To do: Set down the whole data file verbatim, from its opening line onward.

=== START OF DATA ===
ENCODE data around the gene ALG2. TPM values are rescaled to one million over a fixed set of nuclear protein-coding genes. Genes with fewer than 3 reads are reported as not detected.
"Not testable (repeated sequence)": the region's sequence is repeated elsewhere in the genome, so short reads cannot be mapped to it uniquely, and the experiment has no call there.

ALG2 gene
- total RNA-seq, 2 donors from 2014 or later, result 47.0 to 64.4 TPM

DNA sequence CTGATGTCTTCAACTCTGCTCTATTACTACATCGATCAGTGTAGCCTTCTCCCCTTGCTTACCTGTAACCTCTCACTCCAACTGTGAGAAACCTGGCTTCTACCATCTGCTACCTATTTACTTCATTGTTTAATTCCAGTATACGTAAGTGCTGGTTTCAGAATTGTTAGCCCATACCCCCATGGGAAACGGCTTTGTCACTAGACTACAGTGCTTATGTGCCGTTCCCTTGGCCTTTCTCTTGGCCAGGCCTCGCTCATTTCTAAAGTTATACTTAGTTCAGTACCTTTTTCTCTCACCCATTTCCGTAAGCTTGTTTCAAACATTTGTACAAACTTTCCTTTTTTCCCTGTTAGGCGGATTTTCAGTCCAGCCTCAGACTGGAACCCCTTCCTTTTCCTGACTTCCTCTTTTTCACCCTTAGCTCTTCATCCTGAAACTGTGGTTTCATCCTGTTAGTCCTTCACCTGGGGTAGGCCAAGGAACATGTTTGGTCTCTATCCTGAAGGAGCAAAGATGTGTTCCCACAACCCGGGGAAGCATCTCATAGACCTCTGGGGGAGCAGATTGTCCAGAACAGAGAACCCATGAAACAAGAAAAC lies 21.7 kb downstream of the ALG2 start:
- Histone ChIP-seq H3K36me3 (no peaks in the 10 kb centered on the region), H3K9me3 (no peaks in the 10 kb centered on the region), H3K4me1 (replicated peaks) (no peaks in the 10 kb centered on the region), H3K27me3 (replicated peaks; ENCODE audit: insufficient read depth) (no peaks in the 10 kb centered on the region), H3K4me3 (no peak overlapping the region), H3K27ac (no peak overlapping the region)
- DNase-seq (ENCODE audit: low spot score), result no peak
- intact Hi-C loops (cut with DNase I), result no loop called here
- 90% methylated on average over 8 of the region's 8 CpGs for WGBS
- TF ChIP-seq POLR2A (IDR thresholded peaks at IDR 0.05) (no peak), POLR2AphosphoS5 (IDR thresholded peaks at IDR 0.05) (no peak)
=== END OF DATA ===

ENCODE data around the gene ALG2. TPM values are rescaled to one million over a fixed set of nuclear protein-coding genes. Genes with fewer than 3 reads are reported as not detected.
"Not testable (repeated sequence)": the region's sequence is repeated elsewhere in the genome, so short reads cannot be mapped to it uniquely, and the experiment has no call there.

ALG2 gene
- total RNA-seq, 2 donors from 2014 or later, result 47.0 to 64.4 TPM

DNA sequence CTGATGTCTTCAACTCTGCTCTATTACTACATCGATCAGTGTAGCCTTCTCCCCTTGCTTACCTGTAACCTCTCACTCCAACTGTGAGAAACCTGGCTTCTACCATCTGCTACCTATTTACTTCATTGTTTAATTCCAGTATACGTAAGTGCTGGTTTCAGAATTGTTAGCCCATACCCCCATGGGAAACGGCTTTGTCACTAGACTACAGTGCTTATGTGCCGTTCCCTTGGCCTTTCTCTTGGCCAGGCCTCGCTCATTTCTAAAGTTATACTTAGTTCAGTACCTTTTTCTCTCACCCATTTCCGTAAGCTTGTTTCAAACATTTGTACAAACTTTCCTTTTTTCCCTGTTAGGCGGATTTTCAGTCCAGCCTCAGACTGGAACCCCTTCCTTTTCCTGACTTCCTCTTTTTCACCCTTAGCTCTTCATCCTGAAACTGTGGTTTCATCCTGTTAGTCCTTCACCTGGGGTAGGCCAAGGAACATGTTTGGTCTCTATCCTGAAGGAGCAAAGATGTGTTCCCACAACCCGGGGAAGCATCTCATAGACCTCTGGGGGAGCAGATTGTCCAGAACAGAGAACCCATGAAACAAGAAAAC lies 21.7 kb downstream of the ALG2 start:
- Histone ChIP-seq H3K36me3 (no peaks in the 10 kb centered on the region), H3K9me3 (no peaks in the 10 kb centered on the region), H3K4me1 (replicated peaks) (no peaks in the 10 kb centered on the region), H3K27me3 (replicated peaks; ENCODE audit: insufficient read depth) (no peaks in the 10 kb centered on the region), H3K4me3 (no peak overlapping the region), H3K27ac (no peak overlapping the region)
- DNase-seq (ENCODE audit: low spot score), result no peak
- intact Hi-C loops (cut with DNase I), result no loop called here
- 90% methylated on average over 8 of the region's 8 CpGs for WGBS
- TF ChIP-seq POLR2A (IDR thresholded peaks at IDR 0.05) (no peak), POLR2AphosphoS5 (IDR thresholded peaks at IDR 0.05) (no peak)